De-Luxe Theatre, Burleigh Heads

It was during a holiday weekend away at the Gold Coast that I came across the old Deluxe Theatre at Burleigh Heads.

We were on our way to check out a new seafood restaurant called The Fish House (side note: same owner as the brilliant Greek restaurant Hellenika at Nobby’s Beach) when I astutely spotted a stately-looking brick building a few doors down. Maybe I was starting to get the hang of this whole cinema architecture thing after all?

That, and the fact there was a big old sign saying “DeLuxe” at the top of the building helped. For once I had actually been observant enough to see it.

I was intrigued. If I was correct, it was the first Hidden Cinema I had encountered on the Gold Coast (I KNEW there would have to be at least one hiding down there!) and as soon as I got home I started researching as much as I could.

De-Luxe Theatre Burleigh Heads Picture Theatre
De-Luxe Theatre in the 1950s. (Image via Cinemas and Theatres of Australia. Photo by Neil Caldwell.)


De-Luxe Theatre Burleigh Heads, 2014
De-Luxe Theatre Burleigh Heads, 2014

I found a copy of the Burleigh Heads Heritage & Character Study online and it was a great starting point. I learned the DeLuxe Theatre on Goodwin Terrace, Burleigh Heads, was opened on October 17 1930 by William Fradgley.

A Western Electric sound plant was installed in 1931 to play motion pictures. The theatre changed ownership in 1947 and again in 1969, with substantial alterations undertaken in 1980 that saw the removal of the interior and conversion of the theatre to retail space.

Today the Deluxe Theatre is known as the Old Burleigh Theatre Arcade, a landmark feature of Burleigh Heads. Only the facade and the rear of the building remain from the original structure which has essentially been gutted.

I needed to know more. Then, as though someone was reading my mind, I saw a post pop up in my Facebook feed one day from a group I follow called Cinemas and Theatres of Australia. (If only I had known this site existed before I started my wild goose chase with barely a scrap of info to go on… although just quietly, I have loved the adventure. Does that sound as lame as I think it does?)

There, I heard from a man called Stephen Fleay who actually has his own interesting backstory to tell – he is the son of famous Australian wildlife conservationist David Fleay.

Stephen grew up on the Coast and, as I learned when I contacted him, in addition to his own memories of working there as a school kid during the Christmas holidays, he knew quite a lot about the history of the building as well.

De-Luxe Theatre 1960 (Image via Have You Seen The Old Gold Coast. Photo by G.A. Black. Courtesy GC Libraries)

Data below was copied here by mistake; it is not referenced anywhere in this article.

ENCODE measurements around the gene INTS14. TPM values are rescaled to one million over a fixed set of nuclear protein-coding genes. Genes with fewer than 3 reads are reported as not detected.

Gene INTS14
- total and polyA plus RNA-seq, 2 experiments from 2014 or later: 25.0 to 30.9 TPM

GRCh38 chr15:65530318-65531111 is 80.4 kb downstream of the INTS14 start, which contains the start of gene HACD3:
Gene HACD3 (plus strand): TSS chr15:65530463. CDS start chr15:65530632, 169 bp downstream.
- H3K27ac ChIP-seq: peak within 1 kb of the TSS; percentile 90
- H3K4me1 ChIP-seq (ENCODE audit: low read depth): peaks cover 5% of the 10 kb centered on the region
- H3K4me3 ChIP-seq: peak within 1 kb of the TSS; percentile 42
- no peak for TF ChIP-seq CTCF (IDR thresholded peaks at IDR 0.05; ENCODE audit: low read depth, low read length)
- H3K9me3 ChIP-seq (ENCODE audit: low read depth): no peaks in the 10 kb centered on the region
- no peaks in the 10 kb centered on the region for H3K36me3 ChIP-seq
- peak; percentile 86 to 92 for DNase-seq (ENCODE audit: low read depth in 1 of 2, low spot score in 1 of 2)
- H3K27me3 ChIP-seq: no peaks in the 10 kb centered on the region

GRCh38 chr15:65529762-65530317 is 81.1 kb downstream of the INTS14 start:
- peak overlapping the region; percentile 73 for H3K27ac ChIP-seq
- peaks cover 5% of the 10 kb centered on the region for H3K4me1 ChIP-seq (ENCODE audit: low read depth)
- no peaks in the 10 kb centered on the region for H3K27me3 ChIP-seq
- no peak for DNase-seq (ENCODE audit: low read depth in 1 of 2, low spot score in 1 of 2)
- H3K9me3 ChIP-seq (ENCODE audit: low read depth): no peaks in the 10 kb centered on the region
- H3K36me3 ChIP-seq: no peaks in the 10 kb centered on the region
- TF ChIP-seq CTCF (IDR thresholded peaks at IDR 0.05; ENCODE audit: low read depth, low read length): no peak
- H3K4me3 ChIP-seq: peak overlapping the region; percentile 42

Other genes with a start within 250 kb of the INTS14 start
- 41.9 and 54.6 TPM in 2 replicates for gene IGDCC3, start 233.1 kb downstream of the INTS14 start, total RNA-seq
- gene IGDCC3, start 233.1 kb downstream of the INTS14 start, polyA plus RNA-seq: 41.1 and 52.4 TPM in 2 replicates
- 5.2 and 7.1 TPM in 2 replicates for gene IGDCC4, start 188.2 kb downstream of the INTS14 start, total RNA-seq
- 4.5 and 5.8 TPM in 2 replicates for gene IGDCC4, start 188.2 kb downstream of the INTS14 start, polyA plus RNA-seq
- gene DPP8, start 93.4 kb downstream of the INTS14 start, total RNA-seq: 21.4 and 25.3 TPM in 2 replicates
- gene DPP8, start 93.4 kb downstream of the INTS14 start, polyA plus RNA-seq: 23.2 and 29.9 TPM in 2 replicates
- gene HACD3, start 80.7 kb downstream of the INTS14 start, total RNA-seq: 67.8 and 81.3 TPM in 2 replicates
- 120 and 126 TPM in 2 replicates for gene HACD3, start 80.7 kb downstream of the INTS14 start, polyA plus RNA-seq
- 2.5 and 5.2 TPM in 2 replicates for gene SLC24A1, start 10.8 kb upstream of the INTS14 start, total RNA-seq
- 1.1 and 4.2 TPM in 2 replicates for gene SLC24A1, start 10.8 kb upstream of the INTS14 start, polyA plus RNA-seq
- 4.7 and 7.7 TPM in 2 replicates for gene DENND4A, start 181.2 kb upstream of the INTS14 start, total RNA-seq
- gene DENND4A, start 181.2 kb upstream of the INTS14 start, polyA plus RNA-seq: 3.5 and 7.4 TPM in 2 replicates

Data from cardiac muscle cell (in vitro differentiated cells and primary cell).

De-Luxe Theatre 1960 (Image via Have You Seen The Old Gold Coast. Photo by G.A. Black. Courtesy GC Libraries)

DeLuxe Theatre 1930

DeLuxe Theatre, 1930 (Image via: Have You Seen The Old Gold Coast)

Stephen said that after the theatre had a sound system installed to start screening “talkies”, the Thams Brothers (owners of Southport’s Pier and Regent theatres, and the Grand at Labrador) eventually took over in the late 1940s. A Cyclone in 1953 took off part of the De-Luxe roof and for a while there were movies “under the stars”. I’ll let him tell the rest:

“In 1955, the De-Luxe had a major makeover with a brick front and rear built (note: you can see this in the pictures above, with the differing facades). Now there was a sizeable Cinemascope Screen and the projectors were further modified for 4 track magnetic and a perspecta decoder was installed. Blackboard Jungle was the movie for the opening of the “new” De-Luxe. Only once did I see a movie with 4 track and that was Oklahoma.

“I worked there at age 16 for around 7 weeks, as a school kid in the Christmas holidays of 58/59, every night and the Saturday matinees. Apart from occasional dances at the Burleigh Glideway Hall, The DeLuxe was the only place to go Saturday nights, except for the Burleigh Hotel and Gold Coast Hotel. As there were seats for up to 1000 people, most “went to the pictures”.

“I would ride my bike 2kms from home at West Burleigh. The job there was to sweep out the projection room (first of all), oil up the two 35 mm film projectors, load and thread the films, help the projectionist Mr Dowd in changeovers and the heaviest work was to carry those heavy film cans up and down two flights of stairs to and from the projection box. I liked the job, but the projectionist Mr Dowd had a short fuse. I guess I was a difficult kid at the time!”

So there you have it. Such a lovely building for Burleigh, just imagine if it was to open again!

* Photography: Marie Christine. Special thanks for archival photos and historical information: Stephen Fleay, Have You Seen The Old Gold Coast, City Of Gold CoastCinemas and Theatres of Australia